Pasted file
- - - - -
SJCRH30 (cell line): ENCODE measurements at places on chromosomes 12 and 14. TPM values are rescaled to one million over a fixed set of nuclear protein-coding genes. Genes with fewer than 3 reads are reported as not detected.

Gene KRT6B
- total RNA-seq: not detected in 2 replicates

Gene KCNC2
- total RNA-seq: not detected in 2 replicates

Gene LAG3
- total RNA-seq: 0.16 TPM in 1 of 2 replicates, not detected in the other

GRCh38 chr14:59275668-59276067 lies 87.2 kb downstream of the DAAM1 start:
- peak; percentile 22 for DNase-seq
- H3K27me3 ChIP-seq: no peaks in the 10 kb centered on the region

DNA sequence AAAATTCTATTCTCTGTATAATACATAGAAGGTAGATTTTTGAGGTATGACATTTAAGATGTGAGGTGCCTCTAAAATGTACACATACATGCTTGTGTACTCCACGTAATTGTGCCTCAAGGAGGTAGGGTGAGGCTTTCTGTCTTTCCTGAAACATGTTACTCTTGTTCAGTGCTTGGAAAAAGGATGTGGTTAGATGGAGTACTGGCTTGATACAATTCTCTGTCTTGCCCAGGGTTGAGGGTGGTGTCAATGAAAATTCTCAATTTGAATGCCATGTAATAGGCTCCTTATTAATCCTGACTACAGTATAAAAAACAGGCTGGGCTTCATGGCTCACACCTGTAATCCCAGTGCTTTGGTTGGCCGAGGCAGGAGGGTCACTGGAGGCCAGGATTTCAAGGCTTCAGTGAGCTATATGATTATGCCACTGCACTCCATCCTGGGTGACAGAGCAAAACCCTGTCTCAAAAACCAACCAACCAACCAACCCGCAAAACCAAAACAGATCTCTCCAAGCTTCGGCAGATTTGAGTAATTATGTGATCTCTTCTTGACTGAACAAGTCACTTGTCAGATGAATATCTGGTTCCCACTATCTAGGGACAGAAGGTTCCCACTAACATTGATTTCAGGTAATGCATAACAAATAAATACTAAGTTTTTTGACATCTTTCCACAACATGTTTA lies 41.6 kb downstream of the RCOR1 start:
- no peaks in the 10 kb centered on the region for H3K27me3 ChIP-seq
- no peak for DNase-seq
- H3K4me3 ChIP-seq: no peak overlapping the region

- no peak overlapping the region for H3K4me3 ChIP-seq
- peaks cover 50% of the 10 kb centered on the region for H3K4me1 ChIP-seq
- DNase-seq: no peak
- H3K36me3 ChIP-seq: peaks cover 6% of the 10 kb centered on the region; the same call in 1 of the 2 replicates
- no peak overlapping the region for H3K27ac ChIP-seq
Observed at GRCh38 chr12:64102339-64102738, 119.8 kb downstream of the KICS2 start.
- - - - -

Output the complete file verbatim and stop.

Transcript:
SJCRH30 (cell line): ENCODE measurements at places on chromosomes 12 and 14. TPM values are rescaled to one million over a fixed set of nuclear protein-coding genes. Genes with fewer than 3 reads are reported as not detected.

Gene KRT6B
- total RNA-seq: not detected in 2 replicates

Gene KCNC2
- total RNA-seq: not detected in 2 replicates

Gene LAG3
- total RNA-seq: 0.16 TPM in 1 of 2 replicates, not detected in the other

GRCh38 chr14:59275668-59276067 lies 87.2 kb downstream of the DAAM1 start:
- peak; percentile 22 for DNase-seq
- H3K27me3 ChIP-seq: no peaks in the 10 kb centered on the region

DNA sequence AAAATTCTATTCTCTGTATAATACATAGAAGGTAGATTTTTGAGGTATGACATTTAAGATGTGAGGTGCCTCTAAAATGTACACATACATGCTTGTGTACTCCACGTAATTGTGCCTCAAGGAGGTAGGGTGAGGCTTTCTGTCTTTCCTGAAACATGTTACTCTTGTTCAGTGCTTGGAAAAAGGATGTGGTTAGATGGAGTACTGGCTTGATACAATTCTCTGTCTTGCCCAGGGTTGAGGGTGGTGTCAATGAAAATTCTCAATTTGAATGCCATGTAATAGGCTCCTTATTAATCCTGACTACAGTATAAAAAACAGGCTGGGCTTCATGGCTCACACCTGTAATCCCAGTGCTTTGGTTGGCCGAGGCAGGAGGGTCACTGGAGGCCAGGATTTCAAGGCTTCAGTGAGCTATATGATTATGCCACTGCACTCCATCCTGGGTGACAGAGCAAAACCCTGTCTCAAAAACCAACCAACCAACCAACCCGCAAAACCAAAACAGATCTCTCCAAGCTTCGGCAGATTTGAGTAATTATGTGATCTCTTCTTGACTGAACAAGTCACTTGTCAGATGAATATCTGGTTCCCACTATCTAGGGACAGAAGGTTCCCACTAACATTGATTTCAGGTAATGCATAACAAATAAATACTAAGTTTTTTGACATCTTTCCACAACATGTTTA lies 41.6 kb downstream of the RCOR1 start:
- no peaks in the 10 kb centered on the region for H3K27me3 ChIP-seq
- no peak for DNase-seq
- H3K4me3 ChIP-seq: no peak overlapping the region

- no peak overlapping the region for H3K4me3 ChIP-seq
- peaks cover 50% of the 10 kb centered on the region for H3K4me1 ChIP-seq
- DNase-seq: no peak
- H3K36me3 ChIP-seq: peaks cover 6% of the 10 kb centered on the region; the same call in 1 of the 2 replicates
- no peak overlapping the region for H3K27ac ChIP-seq
Observed at GRCh38 chr12:64102339-64102738, 119.8 kb downstream of the KICS2 start.